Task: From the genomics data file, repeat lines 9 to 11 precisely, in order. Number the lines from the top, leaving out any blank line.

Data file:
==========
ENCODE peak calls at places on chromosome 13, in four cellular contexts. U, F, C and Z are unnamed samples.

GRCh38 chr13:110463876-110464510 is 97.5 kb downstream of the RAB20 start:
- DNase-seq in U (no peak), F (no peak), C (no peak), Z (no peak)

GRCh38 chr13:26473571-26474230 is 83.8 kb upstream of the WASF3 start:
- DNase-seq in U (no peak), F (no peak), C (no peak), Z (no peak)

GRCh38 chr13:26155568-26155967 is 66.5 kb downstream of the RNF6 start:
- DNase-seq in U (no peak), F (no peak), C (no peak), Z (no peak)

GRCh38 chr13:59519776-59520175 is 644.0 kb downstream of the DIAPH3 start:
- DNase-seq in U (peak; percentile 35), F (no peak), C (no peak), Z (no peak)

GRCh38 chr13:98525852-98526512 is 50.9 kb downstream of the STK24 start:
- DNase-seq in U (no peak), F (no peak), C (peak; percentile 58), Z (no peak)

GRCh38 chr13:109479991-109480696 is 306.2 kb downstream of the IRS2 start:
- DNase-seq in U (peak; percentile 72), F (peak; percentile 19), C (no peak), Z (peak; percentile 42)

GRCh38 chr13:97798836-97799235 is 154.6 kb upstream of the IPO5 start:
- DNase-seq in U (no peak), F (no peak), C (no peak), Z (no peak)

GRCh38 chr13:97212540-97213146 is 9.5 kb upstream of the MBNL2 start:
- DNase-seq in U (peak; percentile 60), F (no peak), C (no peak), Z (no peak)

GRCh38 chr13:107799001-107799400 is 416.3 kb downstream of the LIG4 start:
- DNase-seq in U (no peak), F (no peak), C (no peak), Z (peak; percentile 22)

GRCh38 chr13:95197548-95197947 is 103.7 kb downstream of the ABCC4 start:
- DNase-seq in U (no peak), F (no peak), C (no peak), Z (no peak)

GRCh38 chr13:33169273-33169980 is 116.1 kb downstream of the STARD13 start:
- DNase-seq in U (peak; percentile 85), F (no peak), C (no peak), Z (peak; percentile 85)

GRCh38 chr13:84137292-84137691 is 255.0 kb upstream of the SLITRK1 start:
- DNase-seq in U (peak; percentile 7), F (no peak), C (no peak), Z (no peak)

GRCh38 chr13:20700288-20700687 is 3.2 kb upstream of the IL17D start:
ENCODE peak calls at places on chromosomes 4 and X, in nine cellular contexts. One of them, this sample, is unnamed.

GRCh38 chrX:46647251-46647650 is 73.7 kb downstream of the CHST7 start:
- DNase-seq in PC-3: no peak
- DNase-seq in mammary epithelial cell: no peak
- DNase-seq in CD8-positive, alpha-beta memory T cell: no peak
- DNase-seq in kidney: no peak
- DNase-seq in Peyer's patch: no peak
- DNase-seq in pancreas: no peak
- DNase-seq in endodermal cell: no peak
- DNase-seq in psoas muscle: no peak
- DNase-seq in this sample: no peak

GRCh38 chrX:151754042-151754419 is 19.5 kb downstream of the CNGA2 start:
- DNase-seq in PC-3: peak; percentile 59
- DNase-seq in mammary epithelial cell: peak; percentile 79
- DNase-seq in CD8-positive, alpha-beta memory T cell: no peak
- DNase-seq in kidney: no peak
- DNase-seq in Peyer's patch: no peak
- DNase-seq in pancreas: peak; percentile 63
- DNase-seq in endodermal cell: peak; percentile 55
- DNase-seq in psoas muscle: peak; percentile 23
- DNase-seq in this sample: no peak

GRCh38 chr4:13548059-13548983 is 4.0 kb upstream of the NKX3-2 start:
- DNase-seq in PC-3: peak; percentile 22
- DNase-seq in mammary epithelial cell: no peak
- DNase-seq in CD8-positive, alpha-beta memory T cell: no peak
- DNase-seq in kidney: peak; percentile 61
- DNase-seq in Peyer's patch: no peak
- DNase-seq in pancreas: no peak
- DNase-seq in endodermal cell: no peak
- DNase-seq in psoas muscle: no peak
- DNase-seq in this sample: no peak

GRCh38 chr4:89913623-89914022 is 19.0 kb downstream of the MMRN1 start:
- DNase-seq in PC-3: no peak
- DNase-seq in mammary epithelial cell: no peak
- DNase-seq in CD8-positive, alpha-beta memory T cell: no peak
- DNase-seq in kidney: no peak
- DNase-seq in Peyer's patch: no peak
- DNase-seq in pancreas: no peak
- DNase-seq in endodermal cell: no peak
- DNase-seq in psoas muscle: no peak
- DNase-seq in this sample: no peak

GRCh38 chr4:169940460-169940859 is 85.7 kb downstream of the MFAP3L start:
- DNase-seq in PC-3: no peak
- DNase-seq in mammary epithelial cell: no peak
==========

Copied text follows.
- DNase-seq in U (peak; percentile 35), F (no peak), C (no peak), Z (no peak)

GRCh38 chr13:98525852-98526512 is 50.9 kb downstream of the STK24 start:
- DNase-seq in U (no peak), F (no peak), C (peak; percentile 58), Z (no peak)